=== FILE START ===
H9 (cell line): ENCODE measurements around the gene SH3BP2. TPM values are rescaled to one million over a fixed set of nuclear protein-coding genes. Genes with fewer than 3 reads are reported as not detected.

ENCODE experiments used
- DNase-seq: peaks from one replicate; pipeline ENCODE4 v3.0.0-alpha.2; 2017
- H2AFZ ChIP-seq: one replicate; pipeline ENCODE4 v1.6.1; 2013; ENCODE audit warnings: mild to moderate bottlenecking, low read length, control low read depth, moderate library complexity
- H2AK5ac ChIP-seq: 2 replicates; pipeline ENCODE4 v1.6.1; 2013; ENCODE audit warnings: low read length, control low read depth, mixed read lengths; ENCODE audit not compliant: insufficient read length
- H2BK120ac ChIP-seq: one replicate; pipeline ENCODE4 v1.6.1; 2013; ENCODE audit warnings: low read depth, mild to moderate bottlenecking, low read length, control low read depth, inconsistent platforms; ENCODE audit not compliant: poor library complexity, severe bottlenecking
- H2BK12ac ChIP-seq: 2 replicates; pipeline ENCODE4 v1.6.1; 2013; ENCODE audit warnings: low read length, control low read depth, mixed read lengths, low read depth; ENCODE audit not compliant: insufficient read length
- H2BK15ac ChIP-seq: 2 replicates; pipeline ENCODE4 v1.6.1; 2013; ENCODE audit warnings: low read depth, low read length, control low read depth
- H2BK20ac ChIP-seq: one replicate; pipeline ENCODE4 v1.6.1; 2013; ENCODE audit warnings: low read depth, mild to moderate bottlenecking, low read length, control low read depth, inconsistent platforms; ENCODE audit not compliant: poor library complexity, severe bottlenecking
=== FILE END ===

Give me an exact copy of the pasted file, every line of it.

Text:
H9 (cell line): ENCODE measurements around the gene SH3BP2. TPM values are rescaled to one million over a fixed set of nuclear protein-coding genes. Genes with fewer than 3 reads are reported as not detected.

ENCODE experiments used
- DNase-seq: peaks from one replicate; pipeline ENCODE4 v3.0.0-alpha.2; 2017
- H2AFZ ChIP-seq: one replicate; pipeline ENCODE4 v1.6.1; 2013; ENCODE audit warnings: mild to moderate bottlenecking, low read length, control low read depth, moderate library complexity
- H2AK5ac ChIP-seq: 2 replicates; pipeline ENCODE4 v1.6.1; 2013; ENCODE audit warnings: low read length, control low read depth, mixed read lengths; ENCODE audit not compliant: insufficient read length
- H2BK120ac ChIP-seq: one replicate; pipeline ENCODE4 v1.6.1; 2013; ENCODE audit warnings: low read depth, mild to moderate bottlenecking, low read length, control low read depth, inconsistent platforms; ENCODE audit not compliant: poor library complexity, severe bottlenecking
- H2BK12ac ChIP-seq: 2 replicates; pipeline ENCODE4 v1.6.1; 2013; ENCODE audit warnings: low read length, control low read depth, mixed read lengths, low read depth; ENCODE audit not compliant: insufficient read length
- H2BK15ac ChIP-seq: 2 replicates; pipeline ENCODE4 v1.6.1; 2013; ENCODE audit warnings: low read depth, low read length, control low read depth
- H2BK20ac ChIP-seq: one replicate; pipeline ENCODE4 v1.6.1; 2013; ENCODE audit warnings: low read depth, mild to moderate bottlenecking, low read length, control low read depth, inconsistent platforms; ENCODE audit not compliant: poor library complexity, severe bottlenecking